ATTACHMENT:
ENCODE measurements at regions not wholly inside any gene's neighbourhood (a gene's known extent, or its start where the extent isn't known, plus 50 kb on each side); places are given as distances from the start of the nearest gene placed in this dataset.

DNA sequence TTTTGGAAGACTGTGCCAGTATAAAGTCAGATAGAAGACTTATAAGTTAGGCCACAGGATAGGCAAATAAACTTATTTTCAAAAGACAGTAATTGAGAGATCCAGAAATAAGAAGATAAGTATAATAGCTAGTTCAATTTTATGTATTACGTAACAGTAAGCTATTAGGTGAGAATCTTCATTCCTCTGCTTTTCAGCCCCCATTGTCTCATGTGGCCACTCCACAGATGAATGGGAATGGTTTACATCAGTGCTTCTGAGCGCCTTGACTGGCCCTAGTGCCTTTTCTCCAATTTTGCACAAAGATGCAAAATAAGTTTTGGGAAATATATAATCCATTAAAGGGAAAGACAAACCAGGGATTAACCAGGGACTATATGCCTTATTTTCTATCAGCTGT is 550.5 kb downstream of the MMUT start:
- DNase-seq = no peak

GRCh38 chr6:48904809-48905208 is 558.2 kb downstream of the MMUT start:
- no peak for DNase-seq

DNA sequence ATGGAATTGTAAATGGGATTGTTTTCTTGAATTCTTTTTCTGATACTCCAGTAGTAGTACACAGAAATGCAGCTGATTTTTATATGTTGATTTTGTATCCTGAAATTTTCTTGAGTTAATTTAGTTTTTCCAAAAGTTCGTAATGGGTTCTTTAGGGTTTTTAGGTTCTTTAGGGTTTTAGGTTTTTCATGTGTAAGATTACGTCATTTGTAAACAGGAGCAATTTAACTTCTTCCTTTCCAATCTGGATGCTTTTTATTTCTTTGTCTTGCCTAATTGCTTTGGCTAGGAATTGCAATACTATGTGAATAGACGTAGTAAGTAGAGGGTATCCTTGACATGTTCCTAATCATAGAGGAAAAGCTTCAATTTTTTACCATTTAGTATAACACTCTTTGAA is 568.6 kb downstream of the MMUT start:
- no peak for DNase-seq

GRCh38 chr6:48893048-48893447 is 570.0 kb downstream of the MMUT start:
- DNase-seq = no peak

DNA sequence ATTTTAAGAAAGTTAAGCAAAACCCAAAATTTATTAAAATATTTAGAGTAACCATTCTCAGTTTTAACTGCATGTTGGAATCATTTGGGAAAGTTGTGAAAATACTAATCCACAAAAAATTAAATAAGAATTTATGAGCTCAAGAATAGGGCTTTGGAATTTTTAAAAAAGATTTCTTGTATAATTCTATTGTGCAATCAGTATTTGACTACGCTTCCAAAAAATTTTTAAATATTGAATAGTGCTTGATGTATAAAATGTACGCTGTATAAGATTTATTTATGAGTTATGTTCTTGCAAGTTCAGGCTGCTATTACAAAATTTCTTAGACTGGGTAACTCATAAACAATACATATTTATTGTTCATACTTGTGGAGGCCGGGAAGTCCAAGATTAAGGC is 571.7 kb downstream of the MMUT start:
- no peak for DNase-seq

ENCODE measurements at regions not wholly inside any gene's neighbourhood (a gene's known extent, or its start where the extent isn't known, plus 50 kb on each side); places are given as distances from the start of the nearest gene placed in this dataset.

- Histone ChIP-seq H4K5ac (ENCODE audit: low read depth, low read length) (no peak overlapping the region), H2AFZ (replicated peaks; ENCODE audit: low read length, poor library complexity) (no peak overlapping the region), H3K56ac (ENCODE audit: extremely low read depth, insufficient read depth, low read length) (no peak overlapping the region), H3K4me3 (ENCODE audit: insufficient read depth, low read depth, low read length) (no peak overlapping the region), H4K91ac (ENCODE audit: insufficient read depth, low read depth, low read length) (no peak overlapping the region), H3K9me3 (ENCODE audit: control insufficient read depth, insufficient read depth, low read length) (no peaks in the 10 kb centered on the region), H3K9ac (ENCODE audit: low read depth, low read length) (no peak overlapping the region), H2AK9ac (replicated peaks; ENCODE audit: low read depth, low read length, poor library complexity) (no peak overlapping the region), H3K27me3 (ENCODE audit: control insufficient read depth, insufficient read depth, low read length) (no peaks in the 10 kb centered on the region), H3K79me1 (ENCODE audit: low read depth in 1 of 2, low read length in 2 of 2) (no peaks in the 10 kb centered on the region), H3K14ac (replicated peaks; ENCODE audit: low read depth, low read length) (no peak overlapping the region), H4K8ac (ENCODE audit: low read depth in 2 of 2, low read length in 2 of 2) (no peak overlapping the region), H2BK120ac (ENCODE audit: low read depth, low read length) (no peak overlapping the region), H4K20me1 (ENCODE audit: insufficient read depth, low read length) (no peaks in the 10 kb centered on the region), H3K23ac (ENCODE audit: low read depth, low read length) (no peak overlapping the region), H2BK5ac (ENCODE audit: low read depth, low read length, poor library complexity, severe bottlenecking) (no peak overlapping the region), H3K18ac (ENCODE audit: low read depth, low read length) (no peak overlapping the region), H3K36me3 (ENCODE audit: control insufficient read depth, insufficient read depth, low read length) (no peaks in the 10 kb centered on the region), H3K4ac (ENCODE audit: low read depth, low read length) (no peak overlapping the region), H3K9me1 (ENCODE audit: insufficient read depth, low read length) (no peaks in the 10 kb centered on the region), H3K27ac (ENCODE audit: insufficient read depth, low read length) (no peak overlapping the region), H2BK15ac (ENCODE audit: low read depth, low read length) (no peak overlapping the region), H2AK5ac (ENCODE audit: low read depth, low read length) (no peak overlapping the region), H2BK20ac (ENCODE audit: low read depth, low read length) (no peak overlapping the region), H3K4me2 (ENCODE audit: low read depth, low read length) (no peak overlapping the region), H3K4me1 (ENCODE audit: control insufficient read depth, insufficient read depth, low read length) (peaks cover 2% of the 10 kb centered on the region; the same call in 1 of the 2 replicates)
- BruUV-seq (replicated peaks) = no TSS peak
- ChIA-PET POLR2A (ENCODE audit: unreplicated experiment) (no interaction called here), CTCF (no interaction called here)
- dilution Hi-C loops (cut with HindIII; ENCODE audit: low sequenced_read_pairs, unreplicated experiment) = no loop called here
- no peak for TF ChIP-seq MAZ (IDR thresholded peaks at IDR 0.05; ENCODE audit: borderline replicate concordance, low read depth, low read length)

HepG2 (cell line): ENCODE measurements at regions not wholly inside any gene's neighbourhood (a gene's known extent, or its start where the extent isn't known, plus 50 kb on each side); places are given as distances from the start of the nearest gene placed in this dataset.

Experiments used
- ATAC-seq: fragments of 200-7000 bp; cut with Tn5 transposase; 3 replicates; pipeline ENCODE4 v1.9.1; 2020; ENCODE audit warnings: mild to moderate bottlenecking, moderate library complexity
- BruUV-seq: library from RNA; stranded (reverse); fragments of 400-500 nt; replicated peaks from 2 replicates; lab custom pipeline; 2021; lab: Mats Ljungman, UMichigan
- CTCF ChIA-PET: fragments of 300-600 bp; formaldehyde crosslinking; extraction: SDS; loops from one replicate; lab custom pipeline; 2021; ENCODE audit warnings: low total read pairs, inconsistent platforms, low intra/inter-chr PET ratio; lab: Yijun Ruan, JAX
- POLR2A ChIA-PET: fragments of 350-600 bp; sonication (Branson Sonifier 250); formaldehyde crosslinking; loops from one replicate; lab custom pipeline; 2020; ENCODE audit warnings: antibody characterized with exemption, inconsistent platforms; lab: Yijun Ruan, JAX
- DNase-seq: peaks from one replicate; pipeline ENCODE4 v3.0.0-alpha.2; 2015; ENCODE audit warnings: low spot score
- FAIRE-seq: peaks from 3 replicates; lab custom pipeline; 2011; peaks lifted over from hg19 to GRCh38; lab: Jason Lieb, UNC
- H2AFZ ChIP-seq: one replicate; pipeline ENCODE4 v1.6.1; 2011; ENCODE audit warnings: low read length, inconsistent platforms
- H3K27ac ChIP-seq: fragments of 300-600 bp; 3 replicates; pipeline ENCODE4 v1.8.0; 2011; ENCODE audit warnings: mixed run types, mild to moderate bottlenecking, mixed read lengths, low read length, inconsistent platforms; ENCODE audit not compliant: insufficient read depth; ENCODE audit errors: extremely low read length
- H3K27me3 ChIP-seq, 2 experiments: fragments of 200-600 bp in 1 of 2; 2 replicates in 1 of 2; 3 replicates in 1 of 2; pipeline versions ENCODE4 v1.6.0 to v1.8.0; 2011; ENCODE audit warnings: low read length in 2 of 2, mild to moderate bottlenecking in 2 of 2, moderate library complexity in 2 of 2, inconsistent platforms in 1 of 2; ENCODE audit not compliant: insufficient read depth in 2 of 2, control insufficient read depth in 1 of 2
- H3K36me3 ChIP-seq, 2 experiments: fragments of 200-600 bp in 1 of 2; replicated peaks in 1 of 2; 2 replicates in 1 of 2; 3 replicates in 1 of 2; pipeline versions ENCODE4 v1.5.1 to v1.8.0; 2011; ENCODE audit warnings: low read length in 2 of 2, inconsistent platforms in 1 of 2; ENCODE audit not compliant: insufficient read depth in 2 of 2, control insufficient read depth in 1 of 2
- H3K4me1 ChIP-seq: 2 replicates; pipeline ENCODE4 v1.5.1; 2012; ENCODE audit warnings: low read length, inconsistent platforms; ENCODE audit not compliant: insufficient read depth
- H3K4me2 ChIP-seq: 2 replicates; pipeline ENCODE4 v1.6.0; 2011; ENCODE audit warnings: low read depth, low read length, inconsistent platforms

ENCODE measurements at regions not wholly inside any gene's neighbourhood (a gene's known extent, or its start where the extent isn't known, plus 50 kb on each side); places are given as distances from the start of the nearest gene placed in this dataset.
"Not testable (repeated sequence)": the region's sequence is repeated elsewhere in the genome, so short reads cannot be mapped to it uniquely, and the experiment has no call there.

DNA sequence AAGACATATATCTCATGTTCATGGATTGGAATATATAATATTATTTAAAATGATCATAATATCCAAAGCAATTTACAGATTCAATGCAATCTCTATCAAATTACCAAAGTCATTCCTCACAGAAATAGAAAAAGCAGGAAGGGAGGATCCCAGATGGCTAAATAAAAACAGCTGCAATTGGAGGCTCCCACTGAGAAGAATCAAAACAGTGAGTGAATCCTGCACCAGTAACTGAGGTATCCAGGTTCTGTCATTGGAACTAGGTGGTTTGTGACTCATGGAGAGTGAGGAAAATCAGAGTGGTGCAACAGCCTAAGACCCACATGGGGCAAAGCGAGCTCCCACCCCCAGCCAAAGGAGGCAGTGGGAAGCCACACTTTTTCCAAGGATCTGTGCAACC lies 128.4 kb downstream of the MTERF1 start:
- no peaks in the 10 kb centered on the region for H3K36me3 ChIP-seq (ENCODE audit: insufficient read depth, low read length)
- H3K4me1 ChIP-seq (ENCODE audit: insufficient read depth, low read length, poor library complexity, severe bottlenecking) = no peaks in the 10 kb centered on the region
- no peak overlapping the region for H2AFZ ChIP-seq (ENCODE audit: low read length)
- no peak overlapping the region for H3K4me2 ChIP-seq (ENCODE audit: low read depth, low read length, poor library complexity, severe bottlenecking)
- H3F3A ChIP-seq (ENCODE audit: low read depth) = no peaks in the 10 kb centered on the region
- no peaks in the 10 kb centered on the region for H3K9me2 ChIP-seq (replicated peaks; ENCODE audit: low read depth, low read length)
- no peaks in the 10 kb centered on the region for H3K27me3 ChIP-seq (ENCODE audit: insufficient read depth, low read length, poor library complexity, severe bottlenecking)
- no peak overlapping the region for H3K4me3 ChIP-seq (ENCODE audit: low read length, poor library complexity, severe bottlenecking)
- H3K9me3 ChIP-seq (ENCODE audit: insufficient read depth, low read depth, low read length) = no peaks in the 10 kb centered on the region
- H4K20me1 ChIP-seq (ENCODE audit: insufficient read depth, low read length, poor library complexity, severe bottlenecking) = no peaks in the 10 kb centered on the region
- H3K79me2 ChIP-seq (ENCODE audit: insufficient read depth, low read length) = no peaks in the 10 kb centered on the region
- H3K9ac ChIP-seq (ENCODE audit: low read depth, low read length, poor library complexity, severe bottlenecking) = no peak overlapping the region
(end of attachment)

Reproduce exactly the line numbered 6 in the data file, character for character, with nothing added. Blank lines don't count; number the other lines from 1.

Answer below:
DNA sequence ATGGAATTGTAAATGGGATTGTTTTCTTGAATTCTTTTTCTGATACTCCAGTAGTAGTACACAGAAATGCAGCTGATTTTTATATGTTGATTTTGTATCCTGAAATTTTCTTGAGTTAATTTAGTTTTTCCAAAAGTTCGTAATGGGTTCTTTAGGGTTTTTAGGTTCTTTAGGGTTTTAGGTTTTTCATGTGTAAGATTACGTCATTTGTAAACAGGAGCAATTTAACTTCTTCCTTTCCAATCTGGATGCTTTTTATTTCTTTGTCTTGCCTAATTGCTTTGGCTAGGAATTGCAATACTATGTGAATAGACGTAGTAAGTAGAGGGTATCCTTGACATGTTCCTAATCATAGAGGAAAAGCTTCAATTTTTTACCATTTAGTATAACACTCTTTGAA is 568.6 kb downstream of the MMUT start: